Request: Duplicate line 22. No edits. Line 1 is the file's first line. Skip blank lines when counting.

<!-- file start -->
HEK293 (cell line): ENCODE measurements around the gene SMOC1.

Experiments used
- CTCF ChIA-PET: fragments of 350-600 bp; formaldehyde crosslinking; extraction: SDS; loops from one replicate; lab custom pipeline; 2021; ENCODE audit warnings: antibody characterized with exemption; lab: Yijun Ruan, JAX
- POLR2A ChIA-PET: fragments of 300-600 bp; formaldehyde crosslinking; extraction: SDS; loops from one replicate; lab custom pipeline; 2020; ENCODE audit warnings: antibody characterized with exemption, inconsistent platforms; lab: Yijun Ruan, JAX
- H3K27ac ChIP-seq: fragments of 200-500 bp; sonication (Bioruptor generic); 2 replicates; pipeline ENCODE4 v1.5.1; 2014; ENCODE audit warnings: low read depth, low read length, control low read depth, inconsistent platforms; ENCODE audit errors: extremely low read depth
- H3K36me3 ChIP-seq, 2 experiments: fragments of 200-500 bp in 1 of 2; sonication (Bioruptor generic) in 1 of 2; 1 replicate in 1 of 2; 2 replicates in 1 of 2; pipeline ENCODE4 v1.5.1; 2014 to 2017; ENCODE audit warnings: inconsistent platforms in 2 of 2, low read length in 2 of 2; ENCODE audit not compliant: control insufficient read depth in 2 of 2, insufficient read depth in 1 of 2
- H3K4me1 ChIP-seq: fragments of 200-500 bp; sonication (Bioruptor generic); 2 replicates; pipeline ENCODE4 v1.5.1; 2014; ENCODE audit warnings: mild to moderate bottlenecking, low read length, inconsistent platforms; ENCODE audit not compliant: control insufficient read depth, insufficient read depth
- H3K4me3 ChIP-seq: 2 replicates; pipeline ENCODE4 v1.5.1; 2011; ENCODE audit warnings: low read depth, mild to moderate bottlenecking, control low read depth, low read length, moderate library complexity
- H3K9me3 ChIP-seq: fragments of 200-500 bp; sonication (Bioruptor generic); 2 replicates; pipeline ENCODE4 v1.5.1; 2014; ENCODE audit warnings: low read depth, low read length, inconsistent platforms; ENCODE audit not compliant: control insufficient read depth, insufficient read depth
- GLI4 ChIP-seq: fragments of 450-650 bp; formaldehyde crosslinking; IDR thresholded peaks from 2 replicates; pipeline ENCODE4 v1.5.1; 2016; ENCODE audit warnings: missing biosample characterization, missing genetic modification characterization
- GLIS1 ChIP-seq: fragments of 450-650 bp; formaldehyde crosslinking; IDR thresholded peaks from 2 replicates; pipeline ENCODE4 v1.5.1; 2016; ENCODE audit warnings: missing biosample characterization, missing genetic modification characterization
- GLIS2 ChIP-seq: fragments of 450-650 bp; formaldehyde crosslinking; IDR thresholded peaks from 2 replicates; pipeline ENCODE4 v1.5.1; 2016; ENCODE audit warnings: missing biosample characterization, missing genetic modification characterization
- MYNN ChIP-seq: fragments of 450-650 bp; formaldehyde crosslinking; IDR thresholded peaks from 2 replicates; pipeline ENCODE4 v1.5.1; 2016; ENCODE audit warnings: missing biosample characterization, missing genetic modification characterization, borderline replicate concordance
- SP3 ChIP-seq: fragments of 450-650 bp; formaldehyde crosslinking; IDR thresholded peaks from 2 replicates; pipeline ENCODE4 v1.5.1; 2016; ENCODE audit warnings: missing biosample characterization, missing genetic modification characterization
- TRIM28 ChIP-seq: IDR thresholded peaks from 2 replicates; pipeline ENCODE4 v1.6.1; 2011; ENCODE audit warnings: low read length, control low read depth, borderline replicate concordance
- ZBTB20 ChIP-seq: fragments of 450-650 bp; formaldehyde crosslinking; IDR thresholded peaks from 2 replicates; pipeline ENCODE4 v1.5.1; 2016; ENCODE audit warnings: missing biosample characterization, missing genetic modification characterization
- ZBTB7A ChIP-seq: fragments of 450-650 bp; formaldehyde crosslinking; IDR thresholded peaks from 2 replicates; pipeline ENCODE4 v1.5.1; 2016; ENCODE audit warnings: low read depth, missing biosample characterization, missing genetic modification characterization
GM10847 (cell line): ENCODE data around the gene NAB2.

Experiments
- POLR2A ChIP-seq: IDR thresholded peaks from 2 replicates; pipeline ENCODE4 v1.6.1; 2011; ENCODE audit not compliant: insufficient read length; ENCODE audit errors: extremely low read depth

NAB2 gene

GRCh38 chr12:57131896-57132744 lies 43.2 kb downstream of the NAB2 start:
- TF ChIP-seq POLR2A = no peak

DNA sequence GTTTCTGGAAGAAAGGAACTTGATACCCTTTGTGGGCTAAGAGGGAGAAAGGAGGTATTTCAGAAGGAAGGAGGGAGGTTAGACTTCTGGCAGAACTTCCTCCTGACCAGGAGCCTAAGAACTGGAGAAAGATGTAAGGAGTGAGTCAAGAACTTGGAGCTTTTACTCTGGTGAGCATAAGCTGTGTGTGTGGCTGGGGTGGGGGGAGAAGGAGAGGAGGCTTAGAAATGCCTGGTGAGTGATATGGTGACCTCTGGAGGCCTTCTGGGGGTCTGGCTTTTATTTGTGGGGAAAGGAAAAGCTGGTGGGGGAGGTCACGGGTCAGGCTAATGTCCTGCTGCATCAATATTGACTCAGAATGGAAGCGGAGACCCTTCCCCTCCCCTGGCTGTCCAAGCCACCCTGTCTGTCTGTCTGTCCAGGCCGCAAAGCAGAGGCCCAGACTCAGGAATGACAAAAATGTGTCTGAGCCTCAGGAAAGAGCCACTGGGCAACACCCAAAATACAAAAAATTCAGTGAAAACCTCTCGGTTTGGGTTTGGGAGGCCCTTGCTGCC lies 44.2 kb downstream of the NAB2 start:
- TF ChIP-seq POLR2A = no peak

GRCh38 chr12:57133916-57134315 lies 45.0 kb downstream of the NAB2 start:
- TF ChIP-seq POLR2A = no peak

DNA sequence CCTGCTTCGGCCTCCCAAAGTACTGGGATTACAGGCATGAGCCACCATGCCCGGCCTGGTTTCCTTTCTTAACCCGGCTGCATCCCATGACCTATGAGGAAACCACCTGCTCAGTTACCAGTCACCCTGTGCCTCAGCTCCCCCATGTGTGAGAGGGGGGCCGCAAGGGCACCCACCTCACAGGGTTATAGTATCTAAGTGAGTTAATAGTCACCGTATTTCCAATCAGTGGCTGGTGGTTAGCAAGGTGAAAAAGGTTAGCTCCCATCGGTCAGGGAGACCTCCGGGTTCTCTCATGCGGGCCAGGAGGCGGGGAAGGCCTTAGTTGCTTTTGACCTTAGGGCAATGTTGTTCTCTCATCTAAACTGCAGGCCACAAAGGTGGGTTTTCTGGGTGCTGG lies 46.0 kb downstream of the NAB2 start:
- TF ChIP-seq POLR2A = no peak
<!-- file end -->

GRCh38 chr12:57131896-57132744 lies 43.2 kb downstream of the NAB2 start: